Earlier this month, Restaurant Iris' head chef, Kelly English, joined three chefs (John Besh, Ashley Christensen, and Duane Nutter), a chocolatier (Kristen Hard), and a mixologist from New Orleans (Neal Bodenheimer) for the Atlanta Food & Wine Festival's London promotional tour. He sat down to tell us about his experience hopping the pond, the upcoming Atlanta Food & Wine Festival, and what else is in store.
Why did the Atlanta Food & Wine Festival send your motley crew to London?
Kelly English: We were sort of culinary mercenaries. We went to spread the gospel of Southern food. We weren't there to see the sights. After getting in at 7:30 in the morning, we had dinner for 120 people that night, 12 hours later. It's a challenge cooking for that many people without anything prepped. Nothing. It was a hell of an experience.
What were the staples of this Southern food gospel?
We cooked a lot of catfish, a lot of pork. And we drank a lot of bourbon. We think of Southern cooking as being very ingredient-driven, when really it's about using what you have at your fingertips to create something delicious and soulful. The spirit of Southern cooking is alive whether you have collard greens or you don't.
So, did you win some converts?
We opened people's eyes to a lot of different regions and what the South is, and we got to show how progressive we are as a culture. As cool as the South is, I think when people think about America, they think about New York. They think about San Francisco. There's so much more to get to know, and it was fun to get some of these people with these beautiful accents to say "y'all."
What was your favorite part of London's culinary scene?
We ate a lot of fish and chips. And we had a lot of curries. But the best food we had there was Lebanese. I love the cuisine of the upper Middle East — it's so flavorful and the people are so passionate about their food.
Speaking of a passion for food, you're involved in a Southern Foodways Alliance dinner soon, no?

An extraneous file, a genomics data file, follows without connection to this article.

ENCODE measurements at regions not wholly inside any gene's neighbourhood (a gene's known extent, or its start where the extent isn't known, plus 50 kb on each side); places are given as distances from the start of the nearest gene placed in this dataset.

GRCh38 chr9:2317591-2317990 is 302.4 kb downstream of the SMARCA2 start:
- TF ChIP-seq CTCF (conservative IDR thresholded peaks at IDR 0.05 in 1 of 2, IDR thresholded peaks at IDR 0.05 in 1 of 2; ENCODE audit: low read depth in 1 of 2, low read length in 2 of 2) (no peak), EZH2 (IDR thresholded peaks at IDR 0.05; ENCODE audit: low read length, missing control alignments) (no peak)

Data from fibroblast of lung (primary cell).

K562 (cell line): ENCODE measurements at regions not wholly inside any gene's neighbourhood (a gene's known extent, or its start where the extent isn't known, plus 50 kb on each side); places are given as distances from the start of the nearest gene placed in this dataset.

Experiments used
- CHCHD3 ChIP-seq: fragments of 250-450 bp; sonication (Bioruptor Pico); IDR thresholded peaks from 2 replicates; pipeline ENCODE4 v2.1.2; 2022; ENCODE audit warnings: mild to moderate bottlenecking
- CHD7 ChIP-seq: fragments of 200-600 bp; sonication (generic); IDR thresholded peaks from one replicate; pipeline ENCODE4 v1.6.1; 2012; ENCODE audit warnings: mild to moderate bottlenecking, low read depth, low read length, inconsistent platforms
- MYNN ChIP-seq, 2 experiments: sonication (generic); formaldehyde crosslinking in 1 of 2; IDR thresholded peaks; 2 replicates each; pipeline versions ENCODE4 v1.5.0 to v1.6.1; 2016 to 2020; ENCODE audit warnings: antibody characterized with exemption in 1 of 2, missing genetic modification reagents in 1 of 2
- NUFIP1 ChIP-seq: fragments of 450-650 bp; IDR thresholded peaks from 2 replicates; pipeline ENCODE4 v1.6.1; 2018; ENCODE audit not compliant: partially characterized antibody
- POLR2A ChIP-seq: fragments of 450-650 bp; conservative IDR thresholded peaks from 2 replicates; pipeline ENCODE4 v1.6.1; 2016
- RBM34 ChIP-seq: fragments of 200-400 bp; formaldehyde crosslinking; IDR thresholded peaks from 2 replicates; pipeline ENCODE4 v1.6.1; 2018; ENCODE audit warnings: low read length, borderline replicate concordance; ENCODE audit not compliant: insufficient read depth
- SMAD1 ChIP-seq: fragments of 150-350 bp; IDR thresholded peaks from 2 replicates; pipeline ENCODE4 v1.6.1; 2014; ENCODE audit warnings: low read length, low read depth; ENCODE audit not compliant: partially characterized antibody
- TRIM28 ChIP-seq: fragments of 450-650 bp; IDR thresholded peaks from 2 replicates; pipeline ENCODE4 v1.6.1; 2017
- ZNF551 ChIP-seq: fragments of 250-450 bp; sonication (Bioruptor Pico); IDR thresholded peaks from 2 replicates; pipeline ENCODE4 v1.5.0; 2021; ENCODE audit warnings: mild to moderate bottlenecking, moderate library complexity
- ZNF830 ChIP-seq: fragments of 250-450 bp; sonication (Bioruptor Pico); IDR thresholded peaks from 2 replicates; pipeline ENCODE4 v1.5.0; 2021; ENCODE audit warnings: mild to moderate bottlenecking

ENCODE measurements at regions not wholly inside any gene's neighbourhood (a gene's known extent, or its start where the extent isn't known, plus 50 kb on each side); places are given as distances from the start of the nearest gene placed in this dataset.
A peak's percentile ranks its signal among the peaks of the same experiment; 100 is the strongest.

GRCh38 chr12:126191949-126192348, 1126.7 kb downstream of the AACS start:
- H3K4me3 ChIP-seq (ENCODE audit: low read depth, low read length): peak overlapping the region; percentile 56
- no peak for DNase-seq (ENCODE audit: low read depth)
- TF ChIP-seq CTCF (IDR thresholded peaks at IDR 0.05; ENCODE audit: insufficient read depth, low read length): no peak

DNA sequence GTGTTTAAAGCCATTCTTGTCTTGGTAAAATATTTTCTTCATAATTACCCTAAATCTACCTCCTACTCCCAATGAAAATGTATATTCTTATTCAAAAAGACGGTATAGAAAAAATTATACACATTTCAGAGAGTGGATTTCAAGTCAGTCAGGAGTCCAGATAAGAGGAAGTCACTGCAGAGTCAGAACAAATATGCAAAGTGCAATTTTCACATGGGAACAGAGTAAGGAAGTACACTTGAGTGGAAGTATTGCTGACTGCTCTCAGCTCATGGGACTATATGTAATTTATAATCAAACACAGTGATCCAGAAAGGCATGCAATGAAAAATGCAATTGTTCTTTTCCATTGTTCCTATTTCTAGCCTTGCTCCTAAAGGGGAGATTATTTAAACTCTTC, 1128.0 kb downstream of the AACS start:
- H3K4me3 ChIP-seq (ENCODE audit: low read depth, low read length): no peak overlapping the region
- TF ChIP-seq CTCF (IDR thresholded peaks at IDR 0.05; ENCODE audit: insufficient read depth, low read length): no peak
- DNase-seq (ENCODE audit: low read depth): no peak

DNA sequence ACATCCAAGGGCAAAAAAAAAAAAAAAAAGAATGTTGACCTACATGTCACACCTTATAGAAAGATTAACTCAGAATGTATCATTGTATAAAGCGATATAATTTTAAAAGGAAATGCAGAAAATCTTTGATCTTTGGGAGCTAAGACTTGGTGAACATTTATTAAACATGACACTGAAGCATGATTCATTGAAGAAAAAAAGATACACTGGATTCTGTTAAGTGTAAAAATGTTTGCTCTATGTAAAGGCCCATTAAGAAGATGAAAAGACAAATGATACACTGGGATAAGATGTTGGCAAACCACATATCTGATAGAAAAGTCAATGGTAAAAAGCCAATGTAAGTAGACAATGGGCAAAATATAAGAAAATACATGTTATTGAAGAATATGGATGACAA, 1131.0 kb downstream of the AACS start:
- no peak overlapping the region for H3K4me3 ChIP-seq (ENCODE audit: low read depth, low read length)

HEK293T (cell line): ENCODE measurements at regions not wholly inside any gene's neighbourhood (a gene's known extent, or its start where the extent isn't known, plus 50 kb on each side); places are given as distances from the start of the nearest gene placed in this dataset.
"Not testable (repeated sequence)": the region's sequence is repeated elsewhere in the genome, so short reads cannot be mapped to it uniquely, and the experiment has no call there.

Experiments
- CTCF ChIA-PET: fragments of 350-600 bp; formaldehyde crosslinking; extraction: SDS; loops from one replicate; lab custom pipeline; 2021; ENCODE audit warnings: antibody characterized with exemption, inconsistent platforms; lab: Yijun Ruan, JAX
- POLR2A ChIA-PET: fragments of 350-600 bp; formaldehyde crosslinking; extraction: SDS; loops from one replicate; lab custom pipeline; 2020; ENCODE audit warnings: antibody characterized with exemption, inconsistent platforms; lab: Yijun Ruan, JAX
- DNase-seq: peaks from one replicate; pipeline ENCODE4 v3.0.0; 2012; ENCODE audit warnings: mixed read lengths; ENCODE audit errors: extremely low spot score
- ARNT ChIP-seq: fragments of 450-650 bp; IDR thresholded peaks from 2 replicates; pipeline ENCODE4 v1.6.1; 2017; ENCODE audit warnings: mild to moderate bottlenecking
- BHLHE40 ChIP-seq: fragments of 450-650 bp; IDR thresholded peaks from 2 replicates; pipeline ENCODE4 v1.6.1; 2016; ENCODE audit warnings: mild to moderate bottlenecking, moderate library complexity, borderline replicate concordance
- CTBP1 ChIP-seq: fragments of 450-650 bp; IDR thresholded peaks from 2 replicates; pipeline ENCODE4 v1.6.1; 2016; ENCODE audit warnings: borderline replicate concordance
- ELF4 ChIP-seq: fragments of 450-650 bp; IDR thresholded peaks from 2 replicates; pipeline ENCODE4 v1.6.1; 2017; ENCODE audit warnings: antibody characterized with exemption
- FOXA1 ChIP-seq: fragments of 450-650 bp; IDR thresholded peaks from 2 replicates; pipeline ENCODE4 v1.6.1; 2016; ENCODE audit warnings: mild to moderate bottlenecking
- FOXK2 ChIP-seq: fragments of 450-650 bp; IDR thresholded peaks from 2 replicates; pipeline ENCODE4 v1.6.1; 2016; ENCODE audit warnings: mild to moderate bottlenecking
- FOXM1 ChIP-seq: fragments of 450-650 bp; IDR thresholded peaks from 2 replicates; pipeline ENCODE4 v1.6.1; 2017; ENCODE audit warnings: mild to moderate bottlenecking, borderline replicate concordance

We're doing the New South Family Supper in Atlanta in April. I'm honored to be a part of it and a part of this organization. I'm doing a crudo of flasher, which is a fish also called tripletail, and Gulf crab meat with burnt butter and Greek yogurt.
We couldn't help but notice that's a lot of time spent in Atlanta. What gives?
The Atlanta Food & Wine Festival is committed to being the premier festival that talks about the South. I've been a part of it every year and the first year was part of the founder's council. People ask, why do this in Atlanta? Well, the great thing is you get to go out and show people what we do and what other parts of the South do. Sometimes to get people to Memphis, we gotta get out there and show them what it is that we do.
What will this year's festival look like?
I love that they let the chefs program the festival, and this year my focus is tailgating. We're going to have a Southern tailgate on Thursday night with a bunch of different chefs from around the South. Then we're going to do some grilling demos on tailgating on Friday and Saturday. Tailgating is a big part of what Southern culture is. You talk about family dinner and tailgating in the same breath. That's where people break out the guarded recipes that they only break out six times a year.
Do you have any guarded recipes?
I've got plenty. But my wife is the expert at tailgating. She makes a breakfast casserole that I love. Breakfast is my favorite meal of the day — especially when you can put it in one cup.